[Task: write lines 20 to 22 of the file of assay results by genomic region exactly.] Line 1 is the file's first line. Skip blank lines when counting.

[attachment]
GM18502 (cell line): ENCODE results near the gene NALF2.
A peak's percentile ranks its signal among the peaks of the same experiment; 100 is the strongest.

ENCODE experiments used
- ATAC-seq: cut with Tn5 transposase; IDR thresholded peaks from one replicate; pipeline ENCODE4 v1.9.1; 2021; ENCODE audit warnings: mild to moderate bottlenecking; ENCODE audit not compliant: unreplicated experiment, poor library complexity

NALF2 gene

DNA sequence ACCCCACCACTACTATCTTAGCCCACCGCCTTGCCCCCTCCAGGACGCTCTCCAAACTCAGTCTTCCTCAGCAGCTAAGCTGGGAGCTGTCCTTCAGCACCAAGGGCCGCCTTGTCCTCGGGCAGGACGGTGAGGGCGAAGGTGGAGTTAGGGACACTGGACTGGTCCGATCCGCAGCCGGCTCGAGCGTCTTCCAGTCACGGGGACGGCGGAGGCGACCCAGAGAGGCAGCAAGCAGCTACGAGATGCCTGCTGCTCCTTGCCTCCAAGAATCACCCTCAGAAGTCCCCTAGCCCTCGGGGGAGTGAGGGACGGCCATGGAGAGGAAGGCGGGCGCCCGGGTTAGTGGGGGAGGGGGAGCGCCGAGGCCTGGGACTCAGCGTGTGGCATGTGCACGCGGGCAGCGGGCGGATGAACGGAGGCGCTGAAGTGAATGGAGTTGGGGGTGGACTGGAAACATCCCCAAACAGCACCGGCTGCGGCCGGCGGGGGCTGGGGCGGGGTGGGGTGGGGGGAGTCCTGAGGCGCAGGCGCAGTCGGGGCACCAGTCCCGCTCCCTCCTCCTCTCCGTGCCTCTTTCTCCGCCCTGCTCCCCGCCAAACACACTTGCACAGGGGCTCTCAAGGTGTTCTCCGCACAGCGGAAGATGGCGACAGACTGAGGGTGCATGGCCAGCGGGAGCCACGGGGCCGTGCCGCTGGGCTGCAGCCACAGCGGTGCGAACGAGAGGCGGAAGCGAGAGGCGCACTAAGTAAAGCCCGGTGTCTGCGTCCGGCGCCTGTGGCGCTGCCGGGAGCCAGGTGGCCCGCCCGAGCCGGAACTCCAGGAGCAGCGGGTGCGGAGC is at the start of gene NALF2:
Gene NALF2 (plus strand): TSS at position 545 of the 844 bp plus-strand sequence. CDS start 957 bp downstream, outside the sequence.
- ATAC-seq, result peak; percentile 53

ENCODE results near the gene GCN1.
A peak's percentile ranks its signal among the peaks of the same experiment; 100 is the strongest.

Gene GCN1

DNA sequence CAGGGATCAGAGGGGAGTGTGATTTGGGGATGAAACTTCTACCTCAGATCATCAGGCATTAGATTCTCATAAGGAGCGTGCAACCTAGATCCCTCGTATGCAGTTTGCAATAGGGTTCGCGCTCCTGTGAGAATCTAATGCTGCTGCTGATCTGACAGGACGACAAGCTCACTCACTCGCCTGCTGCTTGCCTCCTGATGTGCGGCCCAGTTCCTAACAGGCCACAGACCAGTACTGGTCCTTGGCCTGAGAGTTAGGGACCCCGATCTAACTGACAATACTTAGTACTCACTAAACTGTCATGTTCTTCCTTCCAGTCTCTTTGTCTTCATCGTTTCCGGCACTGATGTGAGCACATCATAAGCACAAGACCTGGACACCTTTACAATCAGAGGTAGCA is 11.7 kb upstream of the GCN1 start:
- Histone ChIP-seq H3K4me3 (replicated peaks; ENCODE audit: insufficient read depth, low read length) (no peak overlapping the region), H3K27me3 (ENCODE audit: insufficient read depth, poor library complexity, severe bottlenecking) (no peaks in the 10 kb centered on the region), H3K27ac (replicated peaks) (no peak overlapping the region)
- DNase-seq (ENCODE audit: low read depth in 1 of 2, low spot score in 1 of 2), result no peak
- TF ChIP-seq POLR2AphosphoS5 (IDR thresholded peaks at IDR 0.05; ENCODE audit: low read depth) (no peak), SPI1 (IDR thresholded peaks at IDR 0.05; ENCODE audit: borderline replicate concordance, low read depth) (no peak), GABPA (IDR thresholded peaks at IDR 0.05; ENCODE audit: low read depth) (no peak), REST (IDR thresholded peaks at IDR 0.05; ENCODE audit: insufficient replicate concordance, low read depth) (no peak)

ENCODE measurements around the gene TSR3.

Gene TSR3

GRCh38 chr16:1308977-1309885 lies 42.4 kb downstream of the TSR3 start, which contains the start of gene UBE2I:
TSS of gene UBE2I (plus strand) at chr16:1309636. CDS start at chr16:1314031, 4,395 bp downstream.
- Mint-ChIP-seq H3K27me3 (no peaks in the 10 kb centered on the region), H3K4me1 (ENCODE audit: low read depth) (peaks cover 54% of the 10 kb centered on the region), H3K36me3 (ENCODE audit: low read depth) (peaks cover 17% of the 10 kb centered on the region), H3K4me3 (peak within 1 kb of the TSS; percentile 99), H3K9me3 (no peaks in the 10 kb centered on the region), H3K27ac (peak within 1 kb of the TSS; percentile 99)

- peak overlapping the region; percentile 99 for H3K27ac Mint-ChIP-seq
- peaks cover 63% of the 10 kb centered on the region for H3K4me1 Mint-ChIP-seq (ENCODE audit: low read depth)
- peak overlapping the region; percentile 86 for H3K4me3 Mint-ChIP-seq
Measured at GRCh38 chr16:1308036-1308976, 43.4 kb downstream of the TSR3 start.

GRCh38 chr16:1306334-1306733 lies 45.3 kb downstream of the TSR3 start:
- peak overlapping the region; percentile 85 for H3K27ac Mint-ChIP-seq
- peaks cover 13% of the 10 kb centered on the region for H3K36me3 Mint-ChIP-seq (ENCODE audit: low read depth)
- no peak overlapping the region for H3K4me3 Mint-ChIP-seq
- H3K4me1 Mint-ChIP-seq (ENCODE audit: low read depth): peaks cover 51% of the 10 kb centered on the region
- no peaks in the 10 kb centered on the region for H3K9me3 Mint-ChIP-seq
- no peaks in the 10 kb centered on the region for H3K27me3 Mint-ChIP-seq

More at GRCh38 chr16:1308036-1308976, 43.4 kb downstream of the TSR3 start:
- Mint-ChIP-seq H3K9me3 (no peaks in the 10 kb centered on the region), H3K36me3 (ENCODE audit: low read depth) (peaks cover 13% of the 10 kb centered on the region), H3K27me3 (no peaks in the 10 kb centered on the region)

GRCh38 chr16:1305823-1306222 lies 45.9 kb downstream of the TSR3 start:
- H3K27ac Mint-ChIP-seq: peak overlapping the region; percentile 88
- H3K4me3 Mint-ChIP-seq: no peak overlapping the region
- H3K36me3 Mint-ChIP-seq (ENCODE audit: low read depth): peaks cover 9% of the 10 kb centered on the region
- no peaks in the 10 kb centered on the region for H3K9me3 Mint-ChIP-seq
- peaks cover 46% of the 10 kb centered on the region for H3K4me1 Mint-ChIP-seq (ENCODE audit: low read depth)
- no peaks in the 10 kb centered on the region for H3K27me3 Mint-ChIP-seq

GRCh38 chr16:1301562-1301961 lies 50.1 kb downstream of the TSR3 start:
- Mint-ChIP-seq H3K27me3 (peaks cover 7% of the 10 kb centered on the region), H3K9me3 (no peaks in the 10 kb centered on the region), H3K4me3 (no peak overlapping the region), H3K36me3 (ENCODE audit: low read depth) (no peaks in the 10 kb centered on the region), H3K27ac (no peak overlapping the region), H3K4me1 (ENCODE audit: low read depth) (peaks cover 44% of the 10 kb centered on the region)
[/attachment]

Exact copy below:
- Mint-ChIP-seq H3K27me3 (no peaks in the 10 kb centered on the region), H3K4me1 (ENCODE audit: low read depth) (peaks cover 54% of the 10 kb centered on the region), H3K36me3 (ENCODE audit: low read depth) (peaks cover 17% of the 10 kb centered on the region), H3K4me3 (peak within 1 kb of the TSS; percentile 99), H3K9me3 (no peaks in the 10 kb centered on the region), H3K27ac (peak within 1 kb of the TSS; percentile 99)

- peak overlapping the region; percentile 99 for H3K27ac Mint-ChIP-seq
- peaks cover 63% of the 10 kb centered on the region for H3K4me1 Mint-ChIP-seq (ENCODE audit: low read depth)